It was also Scalia who provided a way forward for these conservatives, although he did so inadvertently. In the 1990 case Employment Division v. Smith, his majority opinion created a political backlash that Christian conservatives could, in time, use for their own purposes. The case involved a group of Native Americans fired from their government jobs because they had ingested peyote as part of a religious ritual. They appealed to the Supreme Court, where conservative judges ruled against them. According to Scalia, it was the role of elected officials, not the courts, to decide which religious beliefs and practices received legal accommodation. He accordingly dismissed any claim of religious freedom put forward by the plaintiffs. Yet he did recognize a problem. “It may be fairly said that leaving accommodation to the political process will place at a relative disadvantage those religious practices that are not widely engaged in,” Scalia wrote. But he considered this “an unavoidable consequence of democratic government.” Part of the reason he could be so sanguine was because he presumed a Christian majority.

In response, liberal groups petitioned Congress to pass the Religious Freedom Restoration Act of 1993 (RFRA), which was signed into law by President Bill Clinton. The primary purpose of RFRA was to roll back the Supreme Court’s ruling in Smith by requiring that “governments should not substantially burden religious exercise without compelling justification.” House Democrat Jerrold Nadler, who co-wrote RFRA, later explained that the intent of the law was to provide “a shield, not a sword.”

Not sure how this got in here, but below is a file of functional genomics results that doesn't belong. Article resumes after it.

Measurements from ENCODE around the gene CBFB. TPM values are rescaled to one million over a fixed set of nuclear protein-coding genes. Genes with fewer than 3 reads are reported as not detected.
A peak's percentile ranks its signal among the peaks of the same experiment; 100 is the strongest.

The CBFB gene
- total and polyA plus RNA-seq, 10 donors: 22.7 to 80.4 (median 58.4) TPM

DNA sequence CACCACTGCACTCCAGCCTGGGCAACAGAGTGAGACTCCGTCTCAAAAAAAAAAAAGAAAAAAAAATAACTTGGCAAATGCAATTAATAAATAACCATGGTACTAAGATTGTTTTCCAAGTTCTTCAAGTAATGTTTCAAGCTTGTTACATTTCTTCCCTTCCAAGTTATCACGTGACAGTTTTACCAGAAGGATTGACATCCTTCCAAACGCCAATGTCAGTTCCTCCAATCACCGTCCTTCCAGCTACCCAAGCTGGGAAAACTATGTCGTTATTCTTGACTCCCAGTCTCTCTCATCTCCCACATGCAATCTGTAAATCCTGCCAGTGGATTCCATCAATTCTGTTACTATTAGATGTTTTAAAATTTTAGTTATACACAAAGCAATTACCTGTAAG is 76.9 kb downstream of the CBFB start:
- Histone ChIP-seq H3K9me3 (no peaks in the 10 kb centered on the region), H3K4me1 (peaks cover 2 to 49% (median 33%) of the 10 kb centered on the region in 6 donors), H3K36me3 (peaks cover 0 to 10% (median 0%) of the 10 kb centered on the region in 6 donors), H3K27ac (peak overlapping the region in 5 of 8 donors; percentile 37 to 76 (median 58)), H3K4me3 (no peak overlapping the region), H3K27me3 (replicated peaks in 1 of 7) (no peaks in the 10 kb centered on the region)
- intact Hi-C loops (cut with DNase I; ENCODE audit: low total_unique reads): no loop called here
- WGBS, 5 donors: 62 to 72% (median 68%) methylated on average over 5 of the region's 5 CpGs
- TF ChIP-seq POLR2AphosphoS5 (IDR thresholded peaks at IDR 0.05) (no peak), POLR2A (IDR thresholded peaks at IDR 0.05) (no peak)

But once Christian conservatives realized that they were not, in fact, in the majority, they turned RFRA into a weapon. Complaining of a war on religion, they sought exemptions to otherwise-applicable laws. They also began to pass religious freedom acts on the state level, even before the Court’s rulings on gay rights in Lawrence and Obergefell. An extensive 2006 New York Times report found that, thanks in part to state-level RFRAs, religious organizations across the nation enjoyed exemptions to laws dealing with taxes, immigration, discrimination, employment, pensions, child care, and land use, among other issues. The objective has been to carve out ever-widening swaths of life in which places of worship, hospitals, schools, daycare centers, and—with the Supreme Court’s ruling in Burwell v. Hobby Lobby Stores (2014)—for-profit businesses no longer have to abide by generally applicable law, if they can make a claim on the basis of religious freedom.

North Carolina’s bathroom bill reflects this recent history of Christian conservatism in microcosm. Conservative lawmakers began with the old presumption of majority support and were shocked to find themselves surrounded by critics. They quickly fell back on the posture of victimhood: they had to defend the supposedly time-honored religious freedom that the Christian establishment long denied others.

And yet, as much as Christian conservatives seem to be swimming against the stream, their rhetoric of victimhood and their defense of religious freedom should not be taken at face value. As David Fowler, head of the Family Action Council of Tennessee, told the Wall Street Journal, the new strategy recognizes the comparative disadvantage that social conservatives face. But it responds by saying to liberals, in Fowler’s words, “OK, you made a rule, but there still are things I can control, and I will control them.”

In other words, sometimes a shield is a shield. And sometimes a shield is a sword. Today, when Christian conservatives invoke the First Amendment, they sound like they want to defend constitutional rights. But in fact they are on offense, seeking to assert the kind of moral authority under which Americans used to live, before the First Amendment protected the many different kinds of belief, opinion, and character within the United States.